Cats Face Discrimination Over Fur Color, New Survey Shows

Some Felines Face Deadly Discrimination, Survey Shows

For felines as well as humans, life isn't always fair.

A new survey suggests that cats are judged by the color of their fur just as people are sometimes judged by the color of their skin, with cat fanciers more likely to assign positive personality traits to orange cats than to kitties of other colors.

The survey, led by a doctoral student at the University of California at Berkeley, showed that orange cats are often seen as friendly, whereas white cats tend to be seen as aloof and tortoiseshell cats as intolerant or having "too much attitude."

What about black cats? The survey showed that they're less likely to be adopted than cats of other colors--a big deal, since approximately 21 percent of the 86.4 million pet cats in the U.S. were adopted from shelters, according to the Humane Society of the U.S. What's more, black and other dark-colored cats are more likely to be euthanized.

Are cat fanciers showing a keen sensitivity to cat personalities--or are the tabbies victims of intolerance?

"To date there is little evidence that these perceived differences between differently colored cats actually exist," the student, Mikel Delgado, said in a written statement released by the university. "But there are serious repercussions for cats if people believe that some cat colors are friendlier than others."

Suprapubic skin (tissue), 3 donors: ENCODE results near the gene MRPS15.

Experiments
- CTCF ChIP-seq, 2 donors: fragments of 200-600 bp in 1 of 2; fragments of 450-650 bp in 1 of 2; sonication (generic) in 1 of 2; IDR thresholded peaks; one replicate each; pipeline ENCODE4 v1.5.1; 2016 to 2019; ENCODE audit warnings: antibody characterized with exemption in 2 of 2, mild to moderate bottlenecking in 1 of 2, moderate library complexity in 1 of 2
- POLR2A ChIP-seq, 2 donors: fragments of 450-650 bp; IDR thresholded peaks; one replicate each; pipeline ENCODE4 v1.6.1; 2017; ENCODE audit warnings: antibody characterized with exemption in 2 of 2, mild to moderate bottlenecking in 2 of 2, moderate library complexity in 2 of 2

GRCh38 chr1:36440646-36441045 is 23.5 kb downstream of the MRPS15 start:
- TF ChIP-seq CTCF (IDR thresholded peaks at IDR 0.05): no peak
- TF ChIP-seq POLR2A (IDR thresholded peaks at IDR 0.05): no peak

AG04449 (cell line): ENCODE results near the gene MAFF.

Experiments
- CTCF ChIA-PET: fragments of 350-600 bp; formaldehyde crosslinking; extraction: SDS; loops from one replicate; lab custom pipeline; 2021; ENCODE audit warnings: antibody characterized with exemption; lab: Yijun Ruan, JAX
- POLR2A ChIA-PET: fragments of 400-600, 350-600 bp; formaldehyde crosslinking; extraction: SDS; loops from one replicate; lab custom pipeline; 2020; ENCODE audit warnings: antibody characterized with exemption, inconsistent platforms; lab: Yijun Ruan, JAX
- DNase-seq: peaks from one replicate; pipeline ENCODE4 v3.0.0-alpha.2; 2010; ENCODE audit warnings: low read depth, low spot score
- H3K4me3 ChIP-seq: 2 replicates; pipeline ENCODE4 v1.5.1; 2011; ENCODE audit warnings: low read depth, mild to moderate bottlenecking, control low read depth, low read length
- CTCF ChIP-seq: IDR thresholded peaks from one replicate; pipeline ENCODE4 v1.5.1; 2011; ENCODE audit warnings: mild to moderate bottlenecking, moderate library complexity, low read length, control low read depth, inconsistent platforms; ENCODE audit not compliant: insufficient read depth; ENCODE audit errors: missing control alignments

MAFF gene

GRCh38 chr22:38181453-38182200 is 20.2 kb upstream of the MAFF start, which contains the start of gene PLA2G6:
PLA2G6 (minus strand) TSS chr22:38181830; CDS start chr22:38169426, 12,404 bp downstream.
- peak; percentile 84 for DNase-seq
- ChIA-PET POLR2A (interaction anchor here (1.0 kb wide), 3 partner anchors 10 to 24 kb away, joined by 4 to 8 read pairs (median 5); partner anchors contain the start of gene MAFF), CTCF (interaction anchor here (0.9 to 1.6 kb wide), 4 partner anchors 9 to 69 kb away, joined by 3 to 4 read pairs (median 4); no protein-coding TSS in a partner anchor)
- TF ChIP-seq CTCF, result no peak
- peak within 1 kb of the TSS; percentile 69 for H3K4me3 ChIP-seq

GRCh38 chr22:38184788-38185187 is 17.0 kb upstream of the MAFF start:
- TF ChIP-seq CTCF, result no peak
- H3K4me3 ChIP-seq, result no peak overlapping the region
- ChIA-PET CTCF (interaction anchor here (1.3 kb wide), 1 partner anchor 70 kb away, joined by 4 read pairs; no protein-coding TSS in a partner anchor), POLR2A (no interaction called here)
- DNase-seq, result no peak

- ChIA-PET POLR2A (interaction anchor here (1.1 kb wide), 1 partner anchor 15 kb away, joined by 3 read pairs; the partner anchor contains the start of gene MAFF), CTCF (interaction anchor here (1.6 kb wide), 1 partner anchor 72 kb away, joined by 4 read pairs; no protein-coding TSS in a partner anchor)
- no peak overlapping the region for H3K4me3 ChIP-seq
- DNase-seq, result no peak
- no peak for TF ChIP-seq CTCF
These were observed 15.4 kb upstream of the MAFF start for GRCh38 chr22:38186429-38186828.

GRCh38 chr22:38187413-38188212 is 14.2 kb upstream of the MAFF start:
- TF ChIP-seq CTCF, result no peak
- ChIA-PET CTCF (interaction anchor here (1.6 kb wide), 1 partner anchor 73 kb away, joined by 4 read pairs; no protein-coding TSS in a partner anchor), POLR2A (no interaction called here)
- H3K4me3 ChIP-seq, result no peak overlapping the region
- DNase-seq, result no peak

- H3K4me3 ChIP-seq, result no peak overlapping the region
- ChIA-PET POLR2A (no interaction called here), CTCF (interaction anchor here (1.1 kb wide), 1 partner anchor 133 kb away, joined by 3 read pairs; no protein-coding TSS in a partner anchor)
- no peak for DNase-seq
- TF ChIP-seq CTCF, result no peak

For the survey, Delgado and her co-authors asked 189 cat owners and cat lovers to rate the personalities of black, white, bi-colored, tri-colored (tortoiseshell or calico) and orange cats. The survey was published online in the journal Anthrozoos.

No matter what their color, all domestic cats are members of the species Felis catus. They have a long history as pets, having first been domesticated by ancient Egyptians as long as 4,000 years ago, and are now the world's most popular pet.

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